And finally, what review of 1962 cars could be complete without mentioning a James Bond car? The 1962 Sunbeam Alpine Series II was used in the very first Bond film, “Dr. No”. The Sunbeams were one of Britain’s top pre-war nameplates, being multiple Grand Prix winners. But they never made much of a show in the United States, despite trying. The 1961 model was given fins specifically for the US market, designed by someone who had worked in Raymond Loewy's studios in the early 1950s. But this was just a fins were finished here. And the ride was almost large-car smooth, another design feature for the US market. Marketed as a sports car, the Alpine nonetheless had roll-up glass windows, luggage space, working heat and plenty of room. Motor Magazine noted that, “It belongs to a new breed of sports car which is weatherproof when required, but offers two people greater comfort than they would enjoy in many quite expensive touring cars." There were almost 20,000 Series II Alpines built by 1968 but they're not common today.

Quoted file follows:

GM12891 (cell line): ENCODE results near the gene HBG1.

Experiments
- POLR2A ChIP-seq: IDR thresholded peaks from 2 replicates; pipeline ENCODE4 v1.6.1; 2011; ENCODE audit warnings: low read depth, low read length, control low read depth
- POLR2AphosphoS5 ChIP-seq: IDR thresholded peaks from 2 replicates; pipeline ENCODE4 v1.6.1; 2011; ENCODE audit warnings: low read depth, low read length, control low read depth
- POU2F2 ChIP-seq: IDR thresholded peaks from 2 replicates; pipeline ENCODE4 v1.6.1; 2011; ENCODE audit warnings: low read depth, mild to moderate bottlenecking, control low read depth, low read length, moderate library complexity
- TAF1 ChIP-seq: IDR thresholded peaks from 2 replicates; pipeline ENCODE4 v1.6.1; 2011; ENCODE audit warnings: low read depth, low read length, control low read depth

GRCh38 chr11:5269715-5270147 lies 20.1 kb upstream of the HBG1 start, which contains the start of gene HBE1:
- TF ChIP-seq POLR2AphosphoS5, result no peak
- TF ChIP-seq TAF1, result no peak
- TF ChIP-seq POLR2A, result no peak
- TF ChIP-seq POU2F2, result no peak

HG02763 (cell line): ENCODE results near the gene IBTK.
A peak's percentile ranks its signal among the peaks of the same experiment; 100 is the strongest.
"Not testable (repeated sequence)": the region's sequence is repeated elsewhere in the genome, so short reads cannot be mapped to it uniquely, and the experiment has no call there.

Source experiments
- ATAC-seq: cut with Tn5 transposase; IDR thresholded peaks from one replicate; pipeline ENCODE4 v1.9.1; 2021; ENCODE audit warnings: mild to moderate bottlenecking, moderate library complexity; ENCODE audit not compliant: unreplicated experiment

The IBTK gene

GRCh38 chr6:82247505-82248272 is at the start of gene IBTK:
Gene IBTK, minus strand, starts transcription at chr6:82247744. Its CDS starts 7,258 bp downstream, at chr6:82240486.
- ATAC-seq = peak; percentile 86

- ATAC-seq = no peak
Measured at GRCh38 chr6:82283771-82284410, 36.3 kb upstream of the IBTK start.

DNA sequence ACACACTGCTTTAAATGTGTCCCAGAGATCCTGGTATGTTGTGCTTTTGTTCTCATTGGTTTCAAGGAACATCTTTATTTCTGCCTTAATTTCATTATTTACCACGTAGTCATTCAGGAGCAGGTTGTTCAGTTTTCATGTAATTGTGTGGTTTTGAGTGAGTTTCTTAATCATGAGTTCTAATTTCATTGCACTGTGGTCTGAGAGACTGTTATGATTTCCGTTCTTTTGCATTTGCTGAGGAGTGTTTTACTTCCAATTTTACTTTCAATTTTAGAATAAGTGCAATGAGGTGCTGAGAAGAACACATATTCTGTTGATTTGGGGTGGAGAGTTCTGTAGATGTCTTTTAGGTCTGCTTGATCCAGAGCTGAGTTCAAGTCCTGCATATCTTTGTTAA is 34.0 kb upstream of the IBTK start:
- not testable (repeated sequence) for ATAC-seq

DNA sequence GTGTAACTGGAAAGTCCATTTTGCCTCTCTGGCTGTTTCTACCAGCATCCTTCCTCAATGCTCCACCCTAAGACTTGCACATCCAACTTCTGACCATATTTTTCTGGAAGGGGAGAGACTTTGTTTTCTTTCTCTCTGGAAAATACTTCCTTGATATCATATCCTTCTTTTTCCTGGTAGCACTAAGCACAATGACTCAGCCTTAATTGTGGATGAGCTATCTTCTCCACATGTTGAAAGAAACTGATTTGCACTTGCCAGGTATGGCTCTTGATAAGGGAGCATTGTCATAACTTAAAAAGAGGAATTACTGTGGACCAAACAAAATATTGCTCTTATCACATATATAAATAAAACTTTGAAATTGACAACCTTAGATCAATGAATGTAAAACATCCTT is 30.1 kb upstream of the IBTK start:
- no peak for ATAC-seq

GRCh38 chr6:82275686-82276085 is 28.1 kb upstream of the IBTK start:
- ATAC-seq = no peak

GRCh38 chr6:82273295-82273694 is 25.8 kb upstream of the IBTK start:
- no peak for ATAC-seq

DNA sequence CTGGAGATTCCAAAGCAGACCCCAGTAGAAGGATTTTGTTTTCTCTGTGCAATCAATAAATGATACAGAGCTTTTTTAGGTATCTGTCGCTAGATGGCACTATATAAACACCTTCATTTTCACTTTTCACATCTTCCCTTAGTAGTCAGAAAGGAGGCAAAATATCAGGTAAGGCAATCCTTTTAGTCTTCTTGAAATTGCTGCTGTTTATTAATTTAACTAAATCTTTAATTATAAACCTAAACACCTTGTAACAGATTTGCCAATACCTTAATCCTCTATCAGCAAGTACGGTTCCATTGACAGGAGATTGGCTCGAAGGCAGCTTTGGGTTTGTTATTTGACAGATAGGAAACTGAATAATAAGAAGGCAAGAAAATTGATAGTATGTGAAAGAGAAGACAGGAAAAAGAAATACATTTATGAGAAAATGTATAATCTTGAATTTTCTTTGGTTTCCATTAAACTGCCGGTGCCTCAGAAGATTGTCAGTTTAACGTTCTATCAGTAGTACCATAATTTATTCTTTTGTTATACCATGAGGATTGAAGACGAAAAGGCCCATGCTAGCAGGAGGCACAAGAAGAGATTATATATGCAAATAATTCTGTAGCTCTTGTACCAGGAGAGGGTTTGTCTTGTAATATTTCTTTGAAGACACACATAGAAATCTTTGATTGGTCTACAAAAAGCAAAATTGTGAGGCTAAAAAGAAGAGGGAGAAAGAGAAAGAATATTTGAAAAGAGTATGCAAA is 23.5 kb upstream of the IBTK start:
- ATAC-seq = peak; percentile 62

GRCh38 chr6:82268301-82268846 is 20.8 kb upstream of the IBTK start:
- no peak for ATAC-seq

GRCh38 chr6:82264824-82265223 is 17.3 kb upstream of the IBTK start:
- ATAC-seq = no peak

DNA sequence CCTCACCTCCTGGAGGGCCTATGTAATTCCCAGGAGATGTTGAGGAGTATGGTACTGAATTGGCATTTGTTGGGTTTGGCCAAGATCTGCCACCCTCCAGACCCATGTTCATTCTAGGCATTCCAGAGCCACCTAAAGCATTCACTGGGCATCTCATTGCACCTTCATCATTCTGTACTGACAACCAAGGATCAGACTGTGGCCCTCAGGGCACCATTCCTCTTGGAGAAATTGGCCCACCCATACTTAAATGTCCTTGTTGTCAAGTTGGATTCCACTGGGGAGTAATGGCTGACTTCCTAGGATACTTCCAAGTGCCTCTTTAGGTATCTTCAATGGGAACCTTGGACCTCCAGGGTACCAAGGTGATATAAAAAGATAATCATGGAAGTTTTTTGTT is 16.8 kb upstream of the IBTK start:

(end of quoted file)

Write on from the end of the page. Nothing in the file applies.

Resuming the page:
In “Dr. No”, James Bond drives a lake blue Alpine Series II Roadster as a rental car in Jamaica. The car’s most notable scene is where Bond drives it under a truck to escape from pursuing hit men. Of course, the pursuers are in a much taller vehicle, which hits the truck, resulting in a fiery crash! Though the car was reportedly borrowed from a local resident as the only suitable sports car available, in the Ian Fleming novel the movie is based on, a Sunbeam Alpine was the car used by Secret Service agent John Strangways.
There we are, but in case you haven’t had enough cool 1962 cars yet, here’s a bonus car that I previously wrote about on Roadtrip-'62 ™, the 1962 Studebaker Avanti. Keep coming back, and I’ll write about more cars in the future!
All photos by the author and Copyright © 2017 - Milne Enterprises, Inc., except as noted.